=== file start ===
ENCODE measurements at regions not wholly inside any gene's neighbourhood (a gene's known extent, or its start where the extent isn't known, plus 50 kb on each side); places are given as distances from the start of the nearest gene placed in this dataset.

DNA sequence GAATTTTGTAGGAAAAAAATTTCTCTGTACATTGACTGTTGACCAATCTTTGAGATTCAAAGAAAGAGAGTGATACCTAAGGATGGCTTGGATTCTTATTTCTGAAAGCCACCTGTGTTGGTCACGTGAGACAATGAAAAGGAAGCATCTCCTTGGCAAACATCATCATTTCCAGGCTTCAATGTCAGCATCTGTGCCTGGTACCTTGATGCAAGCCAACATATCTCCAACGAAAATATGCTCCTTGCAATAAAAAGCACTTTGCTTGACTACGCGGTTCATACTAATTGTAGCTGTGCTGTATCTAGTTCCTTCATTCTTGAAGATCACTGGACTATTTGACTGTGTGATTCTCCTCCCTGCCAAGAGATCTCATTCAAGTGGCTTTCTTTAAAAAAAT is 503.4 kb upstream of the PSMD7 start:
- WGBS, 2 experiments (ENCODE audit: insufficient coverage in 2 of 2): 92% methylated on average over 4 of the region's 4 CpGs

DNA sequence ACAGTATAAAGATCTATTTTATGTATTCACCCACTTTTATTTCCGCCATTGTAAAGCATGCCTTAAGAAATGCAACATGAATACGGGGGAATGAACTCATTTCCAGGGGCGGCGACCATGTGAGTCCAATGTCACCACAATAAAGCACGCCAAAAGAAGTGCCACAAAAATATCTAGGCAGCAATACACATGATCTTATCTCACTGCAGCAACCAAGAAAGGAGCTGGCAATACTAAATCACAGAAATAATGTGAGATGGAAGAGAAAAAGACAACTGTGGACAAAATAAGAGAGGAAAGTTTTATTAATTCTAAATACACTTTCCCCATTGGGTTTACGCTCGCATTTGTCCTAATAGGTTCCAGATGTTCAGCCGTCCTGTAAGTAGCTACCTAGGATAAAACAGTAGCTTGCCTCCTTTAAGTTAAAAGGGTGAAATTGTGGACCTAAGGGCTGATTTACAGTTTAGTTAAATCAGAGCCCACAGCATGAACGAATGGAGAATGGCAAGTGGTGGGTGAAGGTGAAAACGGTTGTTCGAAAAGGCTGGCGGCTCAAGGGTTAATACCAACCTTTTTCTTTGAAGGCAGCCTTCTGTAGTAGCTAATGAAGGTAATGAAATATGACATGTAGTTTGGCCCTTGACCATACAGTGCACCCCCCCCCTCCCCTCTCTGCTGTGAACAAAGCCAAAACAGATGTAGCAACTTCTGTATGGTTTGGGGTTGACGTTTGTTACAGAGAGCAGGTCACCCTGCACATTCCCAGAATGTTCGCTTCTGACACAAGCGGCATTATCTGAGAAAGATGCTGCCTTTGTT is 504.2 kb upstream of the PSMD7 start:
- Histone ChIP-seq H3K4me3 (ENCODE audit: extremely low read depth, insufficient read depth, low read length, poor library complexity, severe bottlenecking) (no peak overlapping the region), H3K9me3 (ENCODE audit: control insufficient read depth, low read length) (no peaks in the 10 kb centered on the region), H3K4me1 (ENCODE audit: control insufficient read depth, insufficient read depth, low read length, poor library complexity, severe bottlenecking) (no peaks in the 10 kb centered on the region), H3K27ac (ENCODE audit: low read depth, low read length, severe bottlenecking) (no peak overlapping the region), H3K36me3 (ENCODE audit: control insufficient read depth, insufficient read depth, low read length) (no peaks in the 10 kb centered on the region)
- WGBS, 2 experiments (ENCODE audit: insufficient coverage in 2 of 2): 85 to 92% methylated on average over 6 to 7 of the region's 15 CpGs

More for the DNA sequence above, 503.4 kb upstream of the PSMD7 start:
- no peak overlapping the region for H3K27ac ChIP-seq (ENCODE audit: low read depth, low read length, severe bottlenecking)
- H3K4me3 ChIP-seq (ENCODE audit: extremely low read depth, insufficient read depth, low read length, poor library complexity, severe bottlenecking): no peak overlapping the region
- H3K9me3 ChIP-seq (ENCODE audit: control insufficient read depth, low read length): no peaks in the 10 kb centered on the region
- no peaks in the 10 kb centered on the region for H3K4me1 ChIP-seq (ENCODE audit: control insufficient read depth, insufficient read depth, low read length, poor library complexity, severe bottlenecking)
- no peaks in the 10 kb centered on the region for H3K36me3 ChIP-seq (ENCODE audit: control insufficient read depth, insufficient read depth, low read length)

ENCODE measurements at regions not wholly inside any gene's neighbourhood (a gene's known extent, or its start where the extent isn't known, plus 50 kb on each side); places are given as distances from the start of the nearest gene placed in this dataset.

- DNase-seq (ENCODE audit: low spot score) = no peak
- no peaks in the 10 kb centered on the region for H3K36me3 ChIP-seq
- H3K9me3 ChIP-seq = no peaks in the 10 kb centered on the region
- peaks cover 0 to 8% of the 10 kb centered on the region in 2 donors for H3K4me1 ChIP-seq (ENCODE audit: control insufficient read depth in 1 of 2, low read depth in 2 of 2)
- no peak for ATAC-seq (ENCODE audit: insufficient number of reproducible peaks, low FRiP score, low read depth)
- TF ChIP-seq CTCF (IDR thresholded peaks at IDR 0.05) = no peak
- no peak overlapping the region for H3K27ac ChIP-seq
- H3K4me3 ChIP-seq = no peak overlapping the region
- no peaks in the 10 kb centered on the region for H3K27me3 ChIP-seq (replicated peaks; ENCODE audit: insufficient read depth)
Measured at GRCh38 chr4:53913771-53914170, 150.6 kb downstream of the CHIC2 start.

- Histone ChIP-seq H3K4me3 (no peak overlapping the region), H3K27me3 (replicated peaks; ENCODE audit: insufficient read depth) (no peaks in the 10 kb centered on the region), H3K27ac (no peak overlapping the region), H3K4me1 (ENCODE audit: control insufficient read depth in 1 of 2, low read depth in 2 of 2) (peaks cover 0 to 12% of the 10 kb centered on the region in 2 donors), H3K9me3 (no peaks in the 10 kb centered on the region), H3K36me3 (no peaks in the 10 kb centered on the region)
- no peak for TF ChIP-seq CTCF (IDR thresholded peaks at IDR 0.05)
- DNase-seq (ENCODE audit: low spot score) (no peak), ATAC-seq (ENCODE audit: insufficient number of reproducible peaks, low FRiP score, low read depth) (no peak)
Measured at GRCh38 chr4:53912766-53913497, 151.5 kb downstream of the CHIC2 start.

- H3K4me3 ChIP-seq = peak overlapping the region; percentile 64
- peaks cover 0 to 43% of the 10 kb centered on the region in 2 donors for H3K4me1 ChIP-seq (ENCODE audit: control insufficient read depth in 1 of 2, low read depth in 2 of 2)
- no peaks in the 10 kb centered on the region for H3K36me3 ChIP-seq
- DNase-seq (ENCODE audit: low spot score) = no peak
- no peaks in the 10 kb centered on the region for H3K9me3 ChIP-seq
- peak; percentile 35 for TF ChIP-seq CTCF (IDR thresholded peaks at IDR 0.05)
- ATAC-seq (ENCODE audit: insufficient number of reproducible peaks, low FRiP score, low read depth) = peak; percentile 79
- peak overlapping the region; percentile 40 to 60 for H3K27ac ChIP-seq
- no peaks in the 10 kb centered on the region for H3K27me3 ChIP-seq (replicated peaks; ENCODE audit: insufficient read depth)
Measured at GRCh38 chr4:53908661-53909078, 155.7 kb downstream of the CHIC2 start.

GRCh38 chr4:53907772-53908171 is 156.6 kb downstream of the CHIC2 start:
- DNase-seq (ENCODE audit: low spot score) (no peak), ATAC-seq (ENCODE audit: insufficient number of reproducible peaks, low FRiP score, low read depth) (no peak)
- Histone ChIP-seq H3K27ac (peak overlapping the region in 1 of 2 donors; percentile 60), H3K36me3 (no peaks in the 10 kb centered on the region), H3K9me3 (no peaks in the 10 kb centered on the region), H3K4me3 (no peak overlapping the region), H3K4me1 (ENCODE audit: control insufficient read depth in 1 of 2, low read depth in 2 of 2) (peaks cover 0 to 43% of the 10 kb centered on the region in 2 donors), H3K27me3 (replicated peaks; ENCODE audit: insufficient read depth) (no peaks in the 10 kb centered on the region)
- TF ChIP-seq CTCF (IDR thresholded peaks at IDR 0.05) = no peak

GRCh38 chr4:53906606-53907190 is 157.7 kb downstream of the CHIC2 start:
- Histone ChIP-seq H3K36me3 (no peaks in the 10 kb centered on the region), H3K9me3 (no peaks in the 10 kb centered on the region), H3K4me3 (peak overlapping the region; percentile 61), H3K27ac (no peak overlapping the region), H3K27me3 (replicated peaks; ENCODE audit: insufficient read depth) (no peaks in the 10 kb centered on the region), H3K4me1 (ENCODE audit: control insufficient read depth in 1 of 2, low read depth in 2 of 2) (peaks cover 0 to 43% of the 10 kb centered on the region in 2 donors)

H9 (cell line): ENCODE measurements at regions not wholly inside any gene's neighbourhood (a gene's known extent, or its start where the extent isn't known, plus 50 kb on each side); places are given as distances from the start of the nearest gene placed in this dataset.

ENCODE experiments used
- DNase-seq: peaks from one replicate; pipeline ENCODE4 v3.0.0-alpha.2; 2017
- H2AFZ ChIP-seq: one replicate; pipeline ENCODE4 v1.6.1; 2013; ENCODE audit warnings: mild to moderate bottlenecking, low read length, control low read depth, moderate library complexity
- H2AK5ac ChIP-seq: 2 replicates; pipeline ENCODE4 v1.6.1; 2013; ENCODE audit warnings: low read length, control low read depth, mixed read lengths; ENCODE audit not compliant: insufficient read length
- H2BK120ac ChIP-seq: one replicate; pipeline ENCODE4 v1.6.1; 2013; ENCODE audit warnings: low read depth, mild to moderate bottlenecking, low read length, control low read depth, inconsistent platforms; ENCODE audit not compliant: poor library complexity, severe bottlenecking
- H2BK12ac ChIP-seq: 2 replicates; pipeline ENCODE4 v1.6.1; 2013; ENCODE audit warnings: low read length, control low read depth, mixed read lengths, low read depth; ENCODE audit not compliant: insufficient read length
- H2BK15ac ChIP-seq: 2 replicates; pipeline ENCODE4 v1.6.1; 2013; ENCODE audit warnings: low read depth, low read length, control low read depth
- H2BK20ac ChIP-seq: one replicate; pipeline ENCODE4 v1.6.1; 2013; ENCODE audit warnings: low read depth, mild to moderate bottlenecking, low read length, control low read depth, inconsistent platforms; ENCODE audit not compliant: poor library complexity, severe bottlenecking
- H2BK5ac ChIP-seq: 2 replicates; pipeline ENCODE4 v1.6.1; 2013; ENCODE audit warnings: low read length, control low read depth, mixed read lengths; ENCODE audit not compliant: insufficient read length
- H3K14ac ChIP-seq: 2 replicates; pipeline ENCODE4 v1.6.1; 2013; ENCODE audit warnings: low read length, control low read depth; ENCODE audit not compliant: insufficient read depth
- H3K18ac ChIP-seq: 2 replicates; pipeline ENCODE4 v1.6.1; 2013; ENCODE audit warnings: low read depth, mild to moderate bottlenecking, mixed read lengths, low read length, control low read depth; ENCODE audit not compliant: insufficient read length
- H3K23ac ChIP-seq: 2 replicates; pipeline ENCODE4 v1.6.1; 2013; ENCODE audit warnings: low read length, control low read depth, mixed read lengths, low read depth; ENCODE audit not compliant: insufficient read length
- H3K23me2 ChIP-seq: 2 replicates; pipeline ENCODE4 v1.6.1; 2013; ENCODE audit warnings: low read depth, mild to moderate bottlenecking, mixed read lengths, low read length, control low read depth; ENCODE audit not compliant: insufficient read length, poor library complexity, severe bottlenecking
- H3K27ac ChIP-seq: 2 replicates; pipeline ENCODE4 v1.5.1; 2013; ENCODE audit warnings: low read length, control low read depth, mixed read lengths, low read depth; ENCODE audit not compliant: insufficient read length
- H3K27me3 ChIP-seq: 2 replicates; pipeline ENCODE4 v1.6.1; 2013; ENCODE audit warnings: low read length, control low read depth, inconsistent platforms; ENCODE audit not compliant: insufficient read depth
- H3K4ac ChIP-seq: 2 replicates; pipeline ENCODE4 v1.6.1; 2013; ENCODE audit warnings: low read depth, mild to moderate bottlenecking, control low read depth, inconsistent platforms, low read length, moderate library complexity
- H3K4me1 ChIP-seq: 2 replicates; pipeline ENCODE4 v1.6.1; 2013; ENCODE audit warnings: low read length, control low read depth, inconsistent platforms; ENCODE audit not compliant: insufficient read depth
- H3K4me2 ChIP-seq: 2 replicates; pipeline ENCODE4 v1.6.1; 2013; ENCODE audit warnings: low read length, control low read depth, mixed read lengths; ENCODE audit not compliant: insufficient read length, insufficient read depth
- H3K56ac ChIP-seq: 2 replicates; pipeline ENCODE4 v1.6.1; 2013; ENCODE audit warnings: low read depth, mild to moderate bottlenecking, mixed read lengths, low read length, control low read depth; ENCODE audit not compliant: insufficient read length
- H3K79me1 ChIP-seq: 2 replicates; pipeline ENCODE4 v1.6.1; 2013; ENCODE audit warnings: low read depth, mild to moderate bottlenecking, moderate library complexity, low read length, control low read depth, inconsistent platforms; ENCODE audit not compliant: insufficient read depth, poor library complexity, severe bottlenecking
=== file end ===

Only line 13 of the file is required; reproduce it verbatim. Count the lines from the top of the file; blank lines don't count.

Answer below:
ENCODE measurements at regions not wholly inside any gene's neighbourhood (a gene's known extent, or its start where the extent isn't known, plus 50 kb on each side); places are given as distances from the start of the nearest gene placed in this dataset.